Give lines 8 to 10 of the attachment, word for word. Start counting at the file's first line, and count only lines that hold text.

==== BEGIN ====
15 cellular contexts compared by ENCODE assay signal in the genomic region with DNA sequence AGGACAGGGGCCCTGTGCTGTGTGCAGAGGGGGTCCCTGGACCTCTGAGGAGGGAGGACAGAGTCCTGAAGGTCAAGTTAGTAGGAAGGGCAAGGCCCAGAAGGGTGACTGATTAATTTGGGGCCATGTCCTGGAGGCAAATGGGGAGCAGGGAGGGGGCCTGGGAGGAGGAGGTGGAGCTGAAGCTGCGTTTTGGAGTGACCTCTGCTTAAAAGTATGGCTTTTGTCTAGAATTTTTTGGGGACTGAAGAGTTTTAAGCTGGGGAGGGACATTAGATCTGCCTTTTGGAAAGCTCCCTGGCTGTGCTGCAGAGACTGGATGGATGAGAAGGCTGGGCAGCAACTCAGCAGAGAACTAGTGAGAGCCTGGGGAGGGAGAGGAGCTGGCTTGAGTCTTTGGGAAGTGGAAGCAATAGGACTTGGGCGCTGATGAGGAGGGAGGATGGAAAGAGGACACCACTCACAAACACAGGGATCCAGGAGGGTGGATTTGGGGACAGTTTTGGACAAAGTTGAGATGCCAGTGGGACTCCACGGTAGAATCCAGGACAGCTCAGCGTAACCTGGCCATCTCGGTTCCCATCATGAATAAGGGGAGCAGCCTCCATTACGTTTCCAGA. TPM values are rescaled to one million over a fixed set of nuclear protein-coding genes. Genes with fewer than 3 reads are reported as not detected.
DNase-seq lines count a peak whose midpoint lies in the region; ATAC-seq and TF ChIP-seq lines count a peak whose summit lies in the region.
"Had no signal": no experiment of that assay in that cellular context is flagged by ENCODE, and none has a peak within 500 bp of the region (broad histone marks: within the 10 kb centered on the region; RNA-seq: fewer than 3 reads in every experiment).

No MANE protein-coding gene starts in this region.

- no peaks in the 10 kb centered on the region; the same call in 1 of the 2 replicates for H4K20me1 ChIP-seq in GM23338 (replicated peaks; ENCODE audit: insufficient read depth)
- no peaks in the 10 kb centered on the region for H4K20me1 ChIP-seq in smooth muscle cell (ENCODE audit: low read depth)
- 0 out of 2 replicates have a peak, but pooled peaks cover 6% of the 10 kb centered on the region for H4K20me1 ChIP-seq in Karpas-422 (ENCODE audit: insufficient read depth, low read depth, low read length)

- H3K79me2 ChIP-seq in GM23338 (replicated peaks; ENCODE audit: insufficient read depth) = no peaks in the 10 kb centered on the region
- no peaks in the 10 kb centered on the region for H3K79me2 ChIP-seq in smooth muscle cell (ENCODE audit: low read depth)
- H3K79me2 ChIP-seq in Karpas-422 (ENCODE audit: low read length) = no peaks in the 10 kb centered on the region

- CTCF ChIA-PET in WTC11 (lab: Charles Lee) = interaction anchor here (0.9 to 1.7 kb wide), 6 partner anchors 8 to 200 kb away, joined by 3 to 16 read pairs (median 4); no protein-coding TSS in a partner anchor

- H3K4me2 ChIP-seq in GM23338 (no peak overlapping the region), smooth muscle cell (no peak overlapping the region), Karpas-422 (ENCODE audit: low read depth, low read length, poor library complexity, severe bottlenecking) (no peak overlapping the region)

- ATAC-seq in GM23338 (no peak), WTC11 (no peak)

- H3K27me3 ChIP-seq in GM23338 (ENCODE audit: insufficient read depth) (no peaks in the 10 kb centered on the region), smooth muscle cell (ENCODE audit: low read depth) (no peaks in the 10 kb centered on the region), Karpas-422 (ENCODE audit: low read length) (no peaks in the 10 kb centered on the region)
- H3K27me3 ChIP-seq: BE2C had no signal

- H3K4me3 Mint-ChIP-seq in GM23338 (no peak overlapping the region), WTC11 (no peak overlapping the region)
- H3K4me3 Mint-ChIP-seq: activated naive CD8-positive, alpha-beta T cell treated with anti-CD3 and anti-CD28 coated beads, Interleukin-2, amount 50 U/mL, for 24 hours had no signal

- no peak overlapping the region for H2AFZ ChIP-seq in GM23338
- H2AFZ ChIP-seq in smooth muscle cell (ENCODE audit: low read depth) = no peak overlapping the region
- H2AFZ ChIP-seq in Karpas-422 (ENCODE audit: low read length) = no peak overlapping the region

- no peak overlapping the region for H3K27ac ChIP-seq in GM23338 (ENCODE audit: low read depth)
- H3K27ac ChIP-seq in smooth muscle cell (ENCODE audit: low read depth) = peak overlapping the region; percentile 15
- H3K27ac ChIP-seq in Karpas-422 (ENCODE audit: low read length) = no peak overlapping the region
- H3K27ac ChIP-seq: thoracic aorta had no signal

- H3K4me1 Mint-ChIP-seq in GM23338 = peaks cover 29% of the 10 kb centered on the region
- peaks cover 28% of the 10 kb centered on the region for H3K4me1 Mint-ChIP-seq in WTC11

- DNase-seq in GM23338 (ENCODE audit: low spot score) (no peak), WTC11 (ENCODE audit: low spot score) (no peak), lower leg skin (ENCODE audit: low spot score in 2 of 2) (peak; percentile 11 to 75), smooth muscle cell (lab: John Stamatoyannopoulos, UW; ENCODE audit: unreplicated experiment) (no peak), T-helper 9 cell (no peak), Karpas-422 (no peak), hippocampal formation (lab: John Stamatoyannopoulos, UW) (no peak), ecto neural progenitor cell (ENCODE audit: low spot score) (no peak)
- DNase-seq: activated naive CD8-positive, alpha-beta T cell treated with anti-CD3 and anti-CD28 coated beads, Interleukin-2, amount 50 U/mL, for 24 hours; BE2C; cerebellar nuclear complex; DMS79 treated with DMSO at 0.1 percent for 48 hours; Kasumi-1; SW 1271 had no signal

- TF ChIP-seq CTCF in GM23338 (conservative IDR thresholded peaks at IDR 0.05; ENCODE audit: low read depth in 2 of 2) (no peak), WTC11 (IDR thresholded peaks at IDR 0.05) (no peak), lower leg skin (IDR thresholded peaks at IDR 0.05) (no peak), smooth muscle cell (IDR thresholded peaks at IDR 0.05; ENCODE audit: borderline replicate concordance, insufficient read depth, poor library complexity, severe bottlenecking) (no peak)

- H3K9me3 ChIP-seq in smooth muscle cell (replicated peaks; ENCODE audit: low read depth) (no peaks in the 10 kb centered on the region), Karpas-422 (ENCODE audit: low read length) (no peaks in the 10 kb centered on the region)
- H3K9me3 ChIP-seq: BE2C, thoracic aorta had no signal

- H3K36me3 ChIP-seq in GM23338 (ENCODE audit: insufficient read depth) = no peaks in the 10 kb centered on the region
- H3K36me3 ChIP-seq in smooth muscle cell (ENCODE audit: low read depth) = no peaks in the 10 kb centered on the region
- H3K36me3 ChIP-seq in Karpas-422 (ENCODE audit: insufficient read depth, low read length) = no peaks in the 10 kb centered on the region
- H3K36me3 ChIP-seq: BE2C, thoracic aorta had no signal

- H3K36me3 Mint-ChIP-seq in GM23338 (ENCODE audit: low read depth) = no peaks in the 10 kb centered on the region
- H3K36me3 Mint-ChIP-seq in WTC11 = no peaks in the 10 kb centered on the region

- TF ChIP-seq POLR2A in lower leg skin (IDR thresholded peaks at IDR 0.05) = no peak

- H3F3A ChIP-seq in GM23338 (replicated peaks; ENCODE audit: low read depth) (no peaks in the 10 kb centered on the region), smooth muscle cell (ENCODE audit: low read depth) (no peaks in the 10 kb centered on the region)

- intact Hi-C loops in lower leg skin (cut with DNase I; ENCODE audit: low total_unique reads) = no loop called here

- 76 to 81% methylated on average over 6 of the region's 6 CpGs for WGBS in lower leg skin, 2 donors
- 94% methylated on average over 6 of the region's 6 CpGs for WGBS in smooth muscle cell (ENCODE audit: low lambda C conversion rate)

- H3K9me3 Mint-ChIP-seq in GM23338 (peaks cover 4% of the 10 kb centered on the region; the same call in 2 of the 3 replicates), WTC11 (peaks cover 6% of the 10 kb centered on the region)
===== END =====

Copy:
- H3K79me2 ChIP-seq in GM23338 (replicated peaks; ENCODE audit: insufficient read depth) = no peaks in the 10 kb centered on the region
- no peaks in the 10 kb centered on the region for H3K79me2 ChIP-seq in smooth muscle cell (ENCODE audit: low read depth)
- H3K79me2 ChIP-seq in Karpas-422 (ENCODE audit: low read length) = no peaks in the 10 kb centered on the region